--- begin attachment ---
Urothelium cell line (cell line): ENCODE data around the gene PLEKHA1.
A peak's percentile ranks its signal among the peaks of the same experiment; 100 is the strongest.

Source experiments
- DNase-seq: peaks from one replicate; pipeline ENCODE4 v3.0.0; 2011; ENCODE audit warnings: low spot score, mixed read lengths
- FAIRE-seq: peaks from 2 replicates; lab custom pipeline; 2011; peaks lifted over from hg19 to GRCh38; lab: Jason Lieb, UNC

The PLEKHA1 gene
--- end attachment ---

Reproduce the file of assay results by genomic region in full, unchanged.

Urothelium cell line (cell line): ENCODE data around the gene PLEKHA1.
A peak's percentile ranks its signal among the peaks of the same experiment; 100 is the strongest.

Source experiments
- DNase-seq: peaks from one replicate; pipeline ENCODE4 v3.0.0; 2011; ENCODE audit warnings: low spot score, mixed read lengths
- FAIRE-seq: peaks from 2 replicates; lab custom pipeline; 2011; peaks lifted over from hg19 to GRCh38; lab: Jason Lieb, UNC

The PLEKHA1 gene